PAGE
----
Keeping in mind the costs pertaining to finance, energy and logistics/transportation in the consumer electronics sector, apex industry body ASSOCHAM recommended that the Union Government allow weighted deduction of 150-200 per cent of the actual cost on specified components.
"Further, these costs are auditable and duly included in the financial statements of a company," the ASSOCHAM said, in its pre-budget recommendations on direct taxes, submitted to the Centre.
With a view to revive private investments in the electronics sector, ASSOCHAM suggested that venture capital pool might be initiated and coordinated by a bank/special purpose vehicle (SPV) or under public-private partnership (PPP) mode.
While contributors might be offered tax incentives on the dividend, manufacturers might be provided with tax exemptions, the chamber noted.
"In order to boost the availability of capital funds to India's USD 100 billion worth electronics industry, it is imperative that a venture capital pool is created and allied tax incentive provided to enable genuine private players to use funds of such pool through a stringent mechanism," DS Rawat, ASSOCHAM secretary general, said.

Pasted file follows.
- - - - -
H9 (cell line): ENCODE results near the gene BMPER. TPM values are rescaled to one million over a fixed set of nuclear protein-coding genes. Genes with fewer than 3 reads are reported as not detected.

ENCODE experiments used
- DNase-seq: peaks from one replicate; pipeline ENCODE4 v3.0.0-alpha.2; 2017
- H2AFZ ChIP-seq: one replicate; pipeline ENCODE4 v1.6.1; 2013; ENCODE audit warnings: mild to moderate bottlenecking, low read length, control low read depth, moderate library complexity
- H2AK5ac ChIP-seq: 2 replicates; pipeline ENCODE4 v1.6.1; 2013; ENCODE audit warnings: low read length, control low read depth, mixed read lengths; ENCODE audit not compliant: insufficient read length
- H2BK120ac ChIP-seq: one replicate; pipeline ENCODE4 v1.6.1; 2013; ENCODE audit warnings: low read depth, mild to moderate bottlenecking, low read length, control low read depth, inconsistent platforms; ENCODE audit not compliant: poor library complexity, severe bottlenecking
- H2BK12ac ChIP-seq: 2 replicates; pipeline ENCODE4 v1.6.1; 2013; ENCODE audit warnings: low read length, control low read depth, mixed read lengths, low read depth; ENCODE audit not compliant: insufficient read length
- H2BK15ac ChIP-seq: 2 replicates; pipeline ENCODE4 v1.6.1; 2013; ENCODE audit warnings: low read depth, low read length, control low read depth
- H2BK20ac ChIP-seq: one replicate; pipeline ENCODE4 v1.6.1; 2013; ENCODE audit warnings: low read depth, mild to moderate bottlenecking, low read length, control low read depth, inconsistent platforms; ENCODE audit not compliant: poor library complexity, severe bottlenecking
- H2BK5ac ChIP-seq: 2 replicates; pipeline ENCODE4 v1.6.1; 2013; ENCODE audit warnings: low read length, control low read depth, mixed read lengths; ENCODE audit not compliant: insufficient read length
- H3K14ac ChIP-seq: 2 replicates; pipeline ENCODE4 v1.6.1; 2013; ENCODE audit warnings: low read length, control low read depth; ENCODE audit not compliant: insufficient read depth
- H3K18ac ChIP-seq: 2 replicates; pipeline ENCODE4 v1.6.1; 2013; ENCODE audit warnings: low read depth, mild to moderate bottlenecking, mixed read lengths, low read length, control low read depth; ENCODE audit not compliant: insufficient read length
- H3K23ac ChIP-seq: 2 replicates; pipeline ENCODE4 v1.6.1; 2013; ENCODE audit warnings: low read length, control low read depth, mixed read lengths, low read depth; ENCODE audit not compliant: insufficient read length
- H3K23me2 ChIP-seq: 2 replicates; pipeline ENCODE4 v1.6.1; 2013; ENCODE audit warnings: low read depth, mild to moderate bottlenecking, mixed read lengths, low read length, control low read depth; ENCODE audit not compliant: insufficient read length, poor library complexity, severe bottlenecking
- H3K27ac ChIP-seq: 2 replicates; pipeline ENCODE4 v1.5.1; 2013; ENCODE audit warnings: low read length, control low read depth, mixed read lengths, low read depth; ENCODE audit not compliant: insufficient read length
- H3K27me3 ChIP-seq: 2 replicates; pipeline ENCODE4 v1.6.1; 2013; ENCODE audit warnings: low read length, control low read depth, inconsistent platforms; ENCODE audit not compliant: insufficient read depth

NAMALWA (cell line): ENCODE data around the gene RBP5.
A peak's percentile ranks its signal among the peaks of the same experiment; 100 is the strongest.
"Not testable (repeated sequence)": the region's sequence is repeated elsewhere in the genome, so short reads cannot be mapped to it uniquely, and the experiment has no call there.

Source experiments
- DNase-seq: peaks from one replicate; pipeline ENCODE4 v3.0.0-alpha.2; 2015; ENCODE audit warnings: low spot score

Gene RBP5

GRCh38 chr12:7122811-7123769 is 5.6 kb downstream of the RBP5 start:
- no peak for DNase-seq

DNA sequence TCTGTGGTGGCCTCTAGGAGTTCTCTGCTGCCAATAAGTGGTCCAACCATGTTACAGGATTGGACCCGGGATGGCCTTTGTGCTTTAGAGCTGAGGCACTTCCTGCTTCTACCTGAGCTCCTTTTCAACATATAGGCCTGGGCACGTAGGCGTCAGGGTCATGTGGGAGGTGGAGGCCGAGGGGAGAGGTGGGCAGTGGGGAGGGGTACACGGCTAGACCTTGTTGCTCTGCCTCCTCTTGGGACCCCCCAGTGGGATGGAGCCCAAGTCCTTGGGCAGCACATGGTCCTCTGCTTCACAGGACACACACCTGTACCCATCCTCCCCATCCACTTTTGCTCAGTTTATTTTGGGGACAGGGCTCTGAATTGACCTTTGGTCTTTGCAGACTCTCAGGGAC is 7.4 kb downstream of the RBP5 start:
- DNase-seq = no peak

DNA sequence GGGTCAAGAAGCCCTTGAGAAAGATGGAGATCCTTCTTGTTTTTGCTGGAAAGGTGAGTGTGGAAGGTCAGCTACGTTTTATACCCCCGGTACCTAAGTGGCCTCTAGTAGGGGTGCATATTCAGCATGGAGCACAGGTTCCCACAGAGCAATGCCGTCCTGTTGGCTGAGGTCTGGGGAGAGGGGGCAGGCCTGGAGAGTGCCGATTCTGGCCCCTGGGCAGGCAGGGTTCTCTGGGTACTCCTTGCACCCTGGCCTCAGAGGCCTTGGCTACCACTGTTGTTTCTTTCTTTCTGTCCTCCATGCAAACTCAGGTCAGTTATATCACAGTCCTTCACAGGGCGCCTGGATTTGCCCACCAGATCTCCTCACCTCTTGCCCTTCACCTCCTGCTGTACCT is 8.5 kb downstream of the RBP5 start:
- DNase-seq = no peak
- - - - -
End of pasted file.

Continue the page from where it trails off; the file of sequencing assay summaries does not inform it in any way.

To further make the business competitive in the electronics sector, ASSOCHAM recommended the government to link the India BPO Promotion Scheme (IBPS) with a direct tax benefit.
"The government should allow assesses to claim depreciation on assets funded by government subsidy under the IBPS scheme," it argued.
ASSOCHAM, however, claimed that the government did not receive expected response under this scheme - one reason could be that overall benefit under this scheme will be reduced by 33 per cent as the assesses cannot claim depreciation on assets funded by the government subsidy.
Further, the chamber highlighted there was currently a dispute in the taxability of royalty in case of software (being a copyrighted article) that forms part of the hardware.
Therefore, in order to avoid litigation and in line with global principles for taxation of software and judicial pronouncements of the Supreme Court in case of customs and service tax, ASSOCHAM recommended that it should be clarified that distribution of copyrighted articles being software forming an integral part of hardware would not fall within the ambit of 'royalty.'